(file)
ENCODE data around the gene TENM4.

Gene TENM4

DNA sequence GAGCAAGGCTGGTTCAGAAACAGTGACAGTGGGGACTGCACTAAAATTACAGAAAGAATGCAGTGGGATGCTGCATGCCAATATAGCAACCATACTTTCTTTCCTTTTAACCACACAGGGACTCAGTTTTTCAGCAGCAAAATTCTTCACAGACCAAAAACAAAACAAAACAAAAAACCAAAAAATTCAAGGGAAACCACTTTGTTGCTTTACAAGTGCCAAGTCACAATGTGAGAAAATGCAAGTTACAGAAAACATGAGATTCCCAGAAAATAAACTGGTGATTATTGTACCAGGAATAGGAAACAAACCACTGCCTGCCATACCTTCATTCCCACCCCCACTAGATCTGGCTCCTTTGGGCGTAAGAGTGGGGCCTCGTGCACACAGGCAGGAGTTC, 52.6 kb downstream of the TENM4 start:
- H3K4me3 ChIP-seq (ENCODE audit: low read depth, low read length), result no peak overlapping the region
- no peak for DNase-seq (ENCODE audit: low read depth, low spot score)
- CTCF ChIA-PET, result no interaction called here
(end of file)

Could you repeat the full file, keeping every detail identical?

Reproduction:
ENCODE data around the gene TENM4.

Gene TENM4

DNA sequence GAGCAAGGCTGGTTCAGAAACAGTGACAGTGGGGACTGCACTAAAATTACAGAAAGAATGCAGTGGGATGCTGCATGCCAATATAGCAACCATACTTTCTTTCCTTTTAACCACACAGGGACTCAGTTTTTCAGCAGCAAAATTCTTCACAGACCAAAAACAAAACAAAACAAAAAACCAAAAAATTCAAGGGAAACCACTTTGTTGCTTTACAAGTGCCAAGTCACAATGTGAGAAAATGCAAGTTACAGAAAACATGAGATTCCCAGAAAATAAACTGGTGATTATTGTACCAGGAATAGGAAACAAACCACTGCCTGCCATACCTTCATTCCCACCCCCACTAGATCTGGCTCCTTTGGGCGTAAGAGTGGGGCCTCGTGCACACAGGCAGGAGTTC, 52.6 kb downstream of the TENM4 start:
- H3K4me3 ChIP-seq (ENCODE audit: low read depth, low read length), result no peak overlapping the region
- no peak for DNase-seq (ENCODE audit: low read depth, low spot score)
- CTCF ChIA-PET, result no interaction called here